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Remotely Piloted Life-Saving Effort vehicles and emergency management: An analysis on revolutionizing humanitarian assistance in Pakistan

Ali Bin Nadeem, MSc, YSA Chandna


The majority of the Pakistani public has known little of the unmanned aerial vehicles, also known for their onomatopoeically inspired name “drones,” except the fact that it regularly rains Hellfire missiles in Pakistan, claiming the lives of many innocent Pakistanis settled in the western provinces. In actuality, in addition to their destructive capacities, these remotely piloted vehicles have been used since the turn of the century in a variety of live-saving and risk-reducing roles. This research article primarily addresses the third stage of Emergency management response, with Pakistan being the primary region of research. This research article will first begin by diagnosing and accurately delineating the types of humanitarian crisis that grip Pakistan, devastating its land, exhausting its limited resources in its weak, and now almost archaic, disaster response strategy that results in the prolongation of its citizens’ plight. Subsequently, this article will describe the history of the usage of unmanned vehicles, its multi-functional capacities, and its relevance in aiding humanitarian response efforts in disaster-stricken areas. Finally, this article will propose the introduction of Remotely Piloted Life-Saving Effort (RELIEF) vehicles in performing analysis and surveillance roles in Pakistan's disaster-prone and disaster-struck areas and its capacity to dramatically improve and expedite the existing relief supply delivery systems in place.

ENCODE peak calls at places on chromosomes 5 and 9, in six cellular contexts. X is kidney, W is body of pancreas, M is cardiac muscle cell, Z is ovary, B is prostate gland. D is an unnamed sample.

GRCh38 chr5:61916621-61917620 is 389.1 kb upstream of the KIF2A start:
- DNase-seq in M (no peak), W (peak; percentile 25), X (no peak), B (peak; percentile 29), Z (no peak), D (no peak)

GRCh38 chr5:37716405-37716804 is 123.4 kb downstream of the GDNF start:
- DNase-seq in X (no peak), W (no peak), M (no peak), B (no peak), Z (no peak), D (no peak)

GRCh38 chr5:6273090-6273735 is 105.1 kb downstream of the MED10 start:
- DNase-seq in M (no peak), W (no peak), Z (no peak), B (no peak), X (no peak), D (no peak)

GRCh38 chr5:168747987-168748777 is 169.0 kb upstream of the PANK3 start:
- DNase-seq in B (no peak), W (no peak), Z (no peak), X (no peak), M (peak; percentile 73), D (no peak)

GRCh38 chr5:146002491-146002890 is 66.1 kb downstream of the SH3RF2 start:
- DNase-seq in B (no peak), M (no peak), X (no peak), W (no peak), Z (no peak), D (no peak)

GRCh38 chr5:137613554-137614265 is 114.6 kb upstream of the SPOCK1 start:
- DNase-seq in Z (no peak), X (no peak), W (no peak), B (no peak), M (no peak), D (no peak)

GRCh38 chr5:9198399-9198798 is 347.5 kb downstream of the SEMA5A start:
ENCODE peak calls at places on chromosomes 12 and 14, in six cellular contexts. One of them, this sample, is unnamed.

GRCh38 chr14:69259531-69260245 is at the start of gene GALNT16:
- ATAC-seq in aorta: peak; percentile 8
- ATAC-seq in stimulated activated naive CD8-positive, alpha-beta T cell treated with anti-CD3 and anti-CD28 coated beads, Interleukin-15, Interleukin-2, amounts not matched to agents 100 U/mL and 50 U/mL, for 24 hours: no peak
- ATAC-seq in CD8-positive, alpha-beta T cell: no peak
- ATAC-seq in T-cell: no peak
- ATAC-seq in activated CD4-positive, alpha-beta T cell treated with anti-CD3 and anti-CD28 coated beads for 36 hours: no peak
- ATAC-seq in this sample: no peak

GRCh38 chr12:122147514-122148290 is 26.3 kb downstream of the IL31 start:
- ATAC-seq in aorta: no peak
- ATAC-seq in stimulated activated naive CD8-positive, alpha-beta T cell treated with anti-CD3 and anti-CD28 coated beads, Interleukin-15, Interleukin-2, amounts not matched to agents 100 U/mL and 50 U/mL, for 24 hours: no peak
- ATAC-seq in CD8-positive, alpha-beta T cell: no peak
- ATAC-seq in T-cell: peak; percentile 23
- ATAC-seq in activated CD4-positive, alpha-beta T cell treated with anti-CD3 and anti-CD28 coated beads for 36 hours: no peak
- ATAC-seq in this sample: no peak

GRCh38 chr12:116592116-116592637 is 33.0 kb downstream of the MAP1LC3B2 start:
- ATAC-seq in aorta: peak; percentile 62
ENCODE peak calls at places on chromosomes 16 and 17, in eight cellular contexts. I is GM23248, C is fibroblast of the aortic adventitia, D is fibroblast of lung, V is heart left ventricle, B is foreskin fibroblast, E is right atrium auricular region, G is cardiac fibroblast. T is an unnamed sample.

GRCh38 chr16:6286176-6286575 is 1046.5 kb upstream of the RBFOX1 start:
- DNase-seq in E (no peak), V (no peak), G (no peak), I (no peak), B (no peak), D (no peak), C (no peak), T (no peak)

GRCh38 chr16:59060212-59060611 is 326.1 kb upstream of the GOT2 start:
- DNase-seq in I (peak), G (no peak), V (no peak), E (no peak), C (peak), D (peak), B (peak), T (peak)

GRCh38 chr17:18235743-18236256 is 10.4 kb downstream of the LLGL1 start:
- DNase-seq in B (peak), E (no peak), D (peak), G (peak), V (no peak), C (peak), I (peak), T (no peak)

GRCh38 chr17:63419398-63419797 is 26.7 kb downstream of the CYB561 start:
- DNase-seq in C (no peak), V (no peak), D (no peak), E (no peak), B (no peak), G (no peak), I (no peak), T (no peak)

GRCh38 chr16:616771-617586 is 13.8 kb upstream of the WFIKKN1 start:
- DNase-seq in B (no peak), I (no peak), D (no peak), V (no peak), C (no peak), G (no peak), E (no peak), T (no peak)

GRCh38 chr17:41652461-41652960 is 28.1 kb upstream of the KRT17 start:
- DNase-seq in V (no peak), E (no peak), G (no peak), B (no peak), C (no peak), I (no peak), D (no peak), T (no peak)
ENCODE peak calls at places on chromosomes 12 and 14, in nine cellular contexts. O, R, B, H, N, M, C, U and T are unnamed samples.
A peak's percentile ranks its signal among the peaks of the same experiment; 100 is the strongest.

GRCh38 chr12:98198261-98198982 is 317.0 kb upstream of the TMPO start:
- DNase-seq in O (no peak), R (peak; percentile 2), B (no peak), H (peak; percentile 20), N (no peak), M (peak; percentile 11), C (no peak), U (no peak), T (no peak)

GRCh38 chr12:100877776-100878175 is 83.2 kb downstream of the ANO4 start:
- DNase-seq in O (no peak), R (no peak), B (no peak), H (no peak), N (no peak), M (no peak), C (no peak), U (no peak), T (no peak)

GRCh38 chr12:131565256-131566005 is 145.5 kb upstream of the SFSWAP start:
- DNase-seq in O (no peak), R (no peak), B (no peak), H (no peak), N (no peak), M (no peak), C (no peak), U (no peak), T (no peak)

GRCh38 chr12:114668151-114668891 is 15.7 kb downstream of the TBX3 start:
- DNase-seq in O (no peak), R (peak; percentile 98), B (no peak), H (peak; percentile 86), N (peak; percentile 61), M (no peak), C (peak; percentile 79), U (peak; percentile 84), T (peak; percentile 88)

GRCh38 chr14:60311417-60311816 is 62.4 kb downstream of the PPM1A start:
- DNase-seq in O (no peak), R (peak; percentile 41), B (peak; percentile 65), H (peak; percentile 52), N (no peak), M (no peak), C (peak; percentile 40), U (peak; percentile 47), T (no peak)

disaster, emergency, management, response, humanitarian assistance, remotely, piloted, unmanned, aerial, vehicle, UAV, drone

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